The historian Amino emphasizes the diversity of the Kamakura period by claiming that the Japanese became increasingly aware of different types of people outside of their familiar region, The rise of warlords and the samurai class during the Kamakura and Muromachi periods, 1185 to 1573, facilitated a feudalistic society that reshaped the Japanese political system. Simultaneously, key economic and administrative changes, like the jito system, agricultural improvements, and trade relations with China, indicate that Japanese society was characterized by a receptivity to new ideas that encouraged social progression and economic profitability.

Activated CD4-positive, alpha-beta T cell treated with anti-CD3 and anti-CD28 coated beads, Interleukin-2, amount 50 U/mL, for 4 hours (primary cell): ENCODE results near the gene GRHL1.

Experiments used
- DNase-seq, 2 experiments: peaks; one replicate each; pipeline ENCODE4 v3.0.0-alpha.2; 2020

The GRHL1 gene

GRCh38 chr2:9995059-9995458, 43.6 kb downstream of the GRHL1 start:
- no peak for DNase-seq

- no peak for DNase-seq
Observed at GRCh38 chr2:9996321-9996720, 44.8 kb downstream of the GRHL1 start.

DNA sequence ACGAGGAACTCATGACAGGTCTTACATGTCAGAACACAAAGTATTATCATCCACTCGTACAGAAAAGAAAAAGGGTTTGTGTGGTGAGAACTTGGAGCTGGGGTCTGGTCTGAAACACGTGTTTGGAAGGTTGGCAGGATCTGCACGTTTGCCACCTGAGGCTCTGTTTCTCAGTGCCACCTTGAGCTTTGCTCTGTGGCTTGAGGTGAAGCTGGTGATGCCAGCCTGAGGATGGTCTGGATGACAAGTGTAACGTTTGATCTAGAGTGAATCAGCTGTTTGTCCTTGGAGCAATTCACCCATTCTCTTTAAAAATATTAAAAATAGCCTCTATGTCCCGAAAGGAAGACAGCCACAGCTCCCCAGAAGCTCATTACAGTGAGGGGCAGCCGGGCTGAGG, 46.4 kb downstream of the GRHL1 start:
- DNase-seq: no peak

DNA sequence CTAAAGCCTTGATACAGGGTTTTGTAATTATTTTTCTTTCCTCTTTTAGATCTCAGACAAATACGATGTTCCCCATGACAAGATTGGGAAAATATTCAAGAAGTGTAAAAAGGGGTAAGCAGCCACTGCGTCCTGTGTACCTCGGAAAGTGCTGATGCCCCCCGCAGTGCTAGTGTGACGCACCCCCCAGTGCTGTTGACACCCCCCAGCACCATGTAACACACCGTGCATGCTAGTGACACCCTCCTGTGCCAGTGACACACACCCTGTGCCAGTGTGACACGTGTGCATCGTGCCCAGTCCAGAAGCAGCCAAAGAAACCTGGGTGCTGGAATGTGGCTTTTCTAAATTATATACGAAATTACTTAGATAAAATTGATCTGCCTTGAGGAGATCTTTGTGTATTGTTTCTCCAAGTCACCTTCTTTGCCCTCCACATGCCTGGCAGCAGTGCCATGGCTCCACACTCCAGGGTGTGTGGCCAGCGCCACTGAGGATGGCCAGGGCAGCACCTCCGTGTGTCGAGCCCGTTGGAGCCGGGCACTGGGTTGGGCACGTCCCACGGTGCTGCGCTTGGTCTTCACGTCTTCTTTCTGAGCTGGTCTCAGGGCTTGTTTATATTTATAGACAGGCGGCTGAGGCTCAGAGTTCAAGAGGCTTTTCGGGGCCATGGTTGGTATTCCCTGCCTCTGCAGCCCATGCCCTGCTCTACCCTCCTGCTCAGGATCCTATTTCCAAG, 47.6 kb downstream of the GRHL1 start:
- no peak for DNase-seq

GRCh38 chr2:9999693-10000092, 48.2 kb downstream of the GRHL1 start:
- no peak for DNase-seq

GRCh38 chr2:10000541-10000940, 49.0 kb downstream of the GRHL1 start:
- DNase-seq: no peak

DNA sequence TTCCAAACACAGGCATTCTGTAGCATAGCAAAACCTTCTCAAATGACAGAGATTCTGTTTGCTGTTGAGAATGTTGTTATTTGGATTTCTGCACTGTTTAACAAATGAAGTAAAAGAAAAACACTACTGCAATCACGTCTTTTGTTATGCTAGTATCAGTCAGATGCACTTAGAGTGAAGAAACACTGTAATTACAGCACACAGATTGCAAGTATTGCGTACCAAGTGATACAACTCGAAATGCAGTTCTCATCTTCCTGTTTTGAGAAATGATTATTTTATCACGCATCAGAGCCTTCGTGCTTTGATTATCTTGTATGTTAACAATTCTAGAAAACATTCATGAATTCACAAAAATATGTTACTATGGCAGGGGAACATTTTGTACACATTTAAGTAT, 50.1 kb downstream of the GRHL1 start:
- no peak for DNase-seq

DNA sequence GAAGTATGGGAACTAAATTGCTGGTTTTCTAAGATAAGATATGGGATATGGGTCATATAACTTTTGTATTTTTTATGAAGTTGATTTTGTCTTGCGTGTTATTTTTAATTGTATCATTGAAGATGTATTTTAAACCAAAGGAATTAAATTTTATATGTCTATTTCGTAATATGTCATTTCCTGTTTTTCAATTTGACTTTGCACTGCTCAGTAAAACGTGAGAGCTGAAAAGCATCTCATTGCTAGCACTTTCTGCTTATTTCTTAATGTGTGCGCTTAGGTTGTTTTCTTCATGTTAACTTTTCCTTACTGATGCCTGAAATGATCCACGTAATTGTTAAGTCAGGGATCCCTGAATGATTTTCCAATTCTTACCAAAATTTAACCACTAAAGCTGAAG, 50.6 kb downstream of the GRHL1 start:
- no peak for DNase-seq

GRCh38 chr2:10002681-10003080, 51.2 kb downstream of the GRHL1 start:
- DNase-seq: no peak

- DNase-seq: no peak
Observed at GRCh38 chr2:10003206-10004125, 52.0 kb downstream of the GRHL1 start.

The lord-vassal system that came to dominate the political landscape of the Kamakura and Muromachi periods encouraged wide-reaching socio-political changes that forced new ideas of hierarchy on Japanese culture. By the 12th century, old elites flailed against the implementation of new, decentralized rule by the rising military class. Emperor Go-Toba, who reigned between 1183 and 1198, renounced Kamakura rule and tried to reassert the primacy of the emperor. He was eventually exiled after Kamakura retaliation, framing the dispute between the Kyoto court and the Kamakura shogunate. The Kyoto court slowly declined in influence, and a new class of territorial military lords, daimyo, emerged. The feudalistic structures implemented by the Kamakura court contrasted sharply with the preceding Heian period: the rise of the samurai class, and their domination of the land, characterized the medieval period. Power devolved from court nobles to military sects; military families ruled the land while emperors such as Go-Toba and his court remained in place, but enjoyed no tangible power. To maintain their dominion, military families like the Minamoto and the Fujiwara, offshoots of the imperial dynasty, built private castles, established towns, and allowed samurai retainers to reside in their lands. The relationship between the samurai and his lord reflected broader ideas of vassalship that became significant to Japanese cultural tradition. Indeed, the dawn of the Ashikaga Shogunate, spanning the 14th and 15th centuries, bore all the elements we recognize as quintessentially Japanese today.